The Bank of Lithuania have launched a silver coin which honors and celebrates one of the most remarkable human attempts to determine the Earth’s shape and size which required a very concentrated level of multi-national co-operation during a time in European history when it wasn’t as possible as it is today. The Struve Geodetic Arc project – named for its founder Friedrich Georg Wilhelm von Struve (1793 – 1864) an eminent professor at Tartu University, Estonia and long-time head of the University’s astronomy observatory who sought to concisely explore and determine the Earth’s shape and size. The Struve Geodetic Arc is a triangulation measurement chain founded in 1855 with the northernmost point located near Hammerfest in Norway and the southernmost point near the Black Sea in Ukraine. The Arc passes through the ten countries of Norway, Sweden, Finland, Russia, Estonia, Latvia, Lithuania, Belarus, Moldova and Ukraine. The meridian Arc length and position is calculated by the measured triangulation network fragments in the aforementioned countries connecting them together resulting in a 2,822 km-long (1,753 miles) chain comprised of 12 sections which are interspersed between astronomy points having 10 measured bases, 258 triangles and connecting 259 triangulation points. Until the mid-20th century when satellite geodetic methods were first applied, this was the most accurately measured and longest meridian arc and for much of the 19th century the results of its measurement were used in calculating and adjusting the parameters of the Earth’s ellipsoid.
In earlier written sources, such attempts are mentioned for the first time in the era of the famed Greek philosopher Aristotle (4th century BC). The radius of the earth was first determined by the Greek scientist Eratosthenes in the 2nd century BC. He calculated the meridian arc length by the speed and length of time it took caravans to cross the desert. The arc, corresponding to the difference between latitudes, was calculated based on the measured height of the Sun on the meridian. Although the accuracy of the measurements was low, the offered method for calculating the Earth’s radius was promising. It was eventually called the method of degree observation. In order to more accurately determine the radius of the Earth, more accurate geodetic measurements had to be performed. The real turning point in strengthening the methodology of the precise measurement of the Earth’s surface took place much later, in the 17th century when the Dutch geodesist Willebrord Snellius (1580 – 1626) proposed to apply the so-called triangulation method, while Isaac Newton in 1687 proved that the shape of the Earth rotating on its axis was similar to an ellipsoid. This meant that the Earth’s meridian’s curvature radius, moving from the equator to the poles, should increase. Using the triangulation method to determine the distance between the points on the Earth’s surface, they are linked into a system of triangles, the angles of triangles are measured and at least one side – the base.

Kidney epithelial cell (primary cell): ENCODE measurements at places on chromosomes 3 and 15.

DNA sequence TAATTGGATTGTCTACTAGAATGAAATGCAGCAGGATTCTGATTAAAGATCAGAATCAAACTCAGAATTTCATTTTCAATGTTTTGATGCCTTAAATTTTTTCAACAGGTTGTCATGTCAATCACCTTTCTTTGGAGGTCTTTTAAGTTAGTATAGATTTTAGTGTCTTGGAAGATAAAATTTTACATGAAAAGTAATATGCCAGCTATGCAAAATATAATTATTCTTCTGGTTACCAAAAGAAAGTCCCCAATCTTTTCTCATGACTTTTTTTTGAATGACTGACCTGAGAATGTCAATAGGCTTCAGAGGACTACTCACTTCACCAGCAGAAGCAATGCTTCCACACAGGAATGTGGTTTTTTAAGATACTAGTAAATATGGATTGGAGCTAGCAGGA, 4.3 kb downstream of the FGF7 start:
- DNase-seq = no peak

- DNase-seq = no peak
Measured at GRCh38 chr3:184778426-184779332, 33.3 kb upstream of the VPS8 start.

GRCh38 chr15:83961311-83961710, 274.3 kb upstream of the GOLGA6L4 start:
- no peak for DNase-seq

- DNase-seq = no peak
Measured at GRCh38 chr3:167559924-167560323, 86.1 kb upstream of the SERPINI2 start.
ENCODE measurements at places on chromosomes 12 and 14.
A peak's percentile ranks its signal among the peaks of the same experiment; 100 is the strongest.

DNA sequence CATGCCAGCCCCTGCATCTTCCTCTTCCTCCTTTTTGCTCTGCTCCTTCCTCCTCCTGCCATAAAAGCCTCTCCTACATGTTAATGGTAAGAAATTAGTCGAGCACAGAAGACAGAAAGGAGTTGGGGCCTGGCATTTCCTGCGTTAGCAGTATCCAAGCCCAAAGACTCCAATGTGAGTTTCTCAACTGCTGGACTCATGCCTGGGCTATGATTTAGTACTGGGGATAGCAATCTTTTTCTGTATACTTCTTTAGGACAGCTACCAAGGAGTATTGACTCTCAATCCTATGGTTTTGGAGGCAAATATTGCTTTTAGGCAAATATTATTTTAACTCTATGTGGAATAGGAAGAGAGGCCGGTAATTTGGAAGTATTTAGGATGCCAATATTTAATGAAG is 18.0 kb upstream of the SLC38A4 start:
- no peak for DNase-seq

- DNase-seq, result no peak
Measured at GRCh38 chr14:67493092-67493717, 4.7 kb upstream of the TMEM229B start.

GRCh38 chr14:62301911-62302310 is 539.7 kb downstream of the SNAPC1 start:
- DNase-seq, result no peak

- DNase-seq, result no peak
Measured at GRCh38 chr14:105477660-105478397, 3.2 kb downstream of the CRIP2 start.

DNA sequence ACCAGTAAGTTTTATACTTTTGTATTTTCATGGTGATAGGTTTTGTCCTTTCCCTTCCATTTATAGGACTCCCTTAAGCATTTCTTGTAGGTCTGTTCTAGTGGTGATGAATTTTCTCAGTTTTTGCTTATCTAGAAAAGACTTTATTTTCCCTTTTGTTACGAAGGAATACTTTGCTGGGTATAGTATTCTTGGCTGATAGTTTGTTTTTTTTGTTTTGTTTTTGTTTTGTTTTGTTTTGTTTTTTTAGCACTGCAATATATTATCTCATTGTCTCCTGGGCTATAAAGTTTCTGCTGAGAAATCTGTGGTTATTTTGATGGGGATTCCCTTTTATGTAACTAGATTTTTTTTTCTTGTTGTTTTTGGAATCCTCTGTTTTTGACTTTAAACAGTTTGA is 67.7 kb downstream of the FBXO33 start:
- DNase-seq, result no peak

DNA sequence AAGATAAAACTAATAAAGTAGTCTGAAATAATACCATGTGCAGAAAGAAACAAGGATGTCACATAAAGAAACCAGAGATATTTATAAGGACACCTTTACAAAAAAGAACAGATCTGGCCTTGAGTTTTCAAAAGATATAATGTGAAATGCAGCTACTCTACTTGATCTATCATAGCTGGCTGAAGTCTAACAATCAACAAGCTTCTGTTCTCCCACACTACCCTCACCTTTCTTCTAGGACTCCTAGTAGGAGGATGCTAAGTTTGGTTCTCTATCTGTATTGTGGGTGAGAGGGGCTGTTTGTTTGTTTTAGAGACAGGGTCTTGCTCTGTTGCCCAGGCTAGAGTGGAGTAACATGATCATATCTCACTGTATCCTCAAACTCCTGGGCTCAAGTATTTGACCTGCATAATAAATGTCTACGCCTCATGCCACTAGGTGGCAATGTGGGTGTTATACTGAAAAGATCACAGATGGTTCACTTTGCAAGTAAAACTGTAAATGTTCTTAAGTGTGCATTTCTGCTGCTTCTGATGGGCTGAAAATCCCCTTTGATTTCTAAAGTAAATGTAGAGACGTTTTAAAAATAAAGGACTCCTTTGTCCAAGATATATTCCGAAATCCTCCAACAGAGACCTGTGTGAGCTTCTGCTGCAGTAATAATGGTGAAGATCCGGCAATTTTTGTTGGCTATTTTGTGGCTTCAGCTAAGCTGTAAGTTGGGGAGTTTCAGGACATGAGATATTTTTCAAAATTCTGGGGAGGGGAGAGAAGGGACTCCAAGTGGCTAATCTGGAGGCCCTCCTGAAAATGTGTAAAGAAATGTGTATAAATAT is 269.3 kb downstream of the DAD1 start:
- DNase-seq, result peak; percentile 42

In 2005, the chain was inscribed on UNESCO’s World Heritage List as a memorable ensemble made up of 34 commemorative plaques or built obelisks out of the original 265 main station points which are marked by drilled holes in rock, iron crosses, cairns, etc… These inscriptions are located in ten countries, the most of any UNESCO World Heritage denotation.
The coin was designed by artist Tadas Žebrauskas is produced by the Lithuanian Mint on behalf of the Bank of Lithuania. It features on the obverse an artistic composition of the Struve Geodetic Arc, The inscription STRUVĖS GEODEZINIS LANKAS (STRUVE GEGODEDIC ARC) is arranged in a semicircle along with the names of the ten countries where the Struve Geodetic arc is located.
The reverse includes the coat of arms of the Republic of Lithuania in the center, a stylized meridian arc and the inscription UNESCO PASAULIO PAVELDAS, LIETUVA, 2015 (UNESCO WORLD HERITAGE, LITHUANIA, 2015) is arranged on the left in a semicircle, the denomination of €20 is positioned below it. The mintmark of the Mint is impressed on the obverse of the coin. The edge carries an incused inscription: GIREIŠIAI N55º54’09” E25º26’12” * MEŠKONYS N54º55’51” E25º19’00” *
|20 €URO||.925 silver||28.2 grams||38.6 mm.||Proof||3000 pieces|
The coin is available directly from the Bank of Lithuania as well as the Lithuanian Mint in person or by placing a domestic order. For more information on this and other coins issued by the Bank of Lithuania, please visit their website at: https://www.lb.lt/collector_coins and the Lithuanian Mint at: http://kalykla.lt/monetos Information offered in Lithuanian and English, domestic orders dispatched.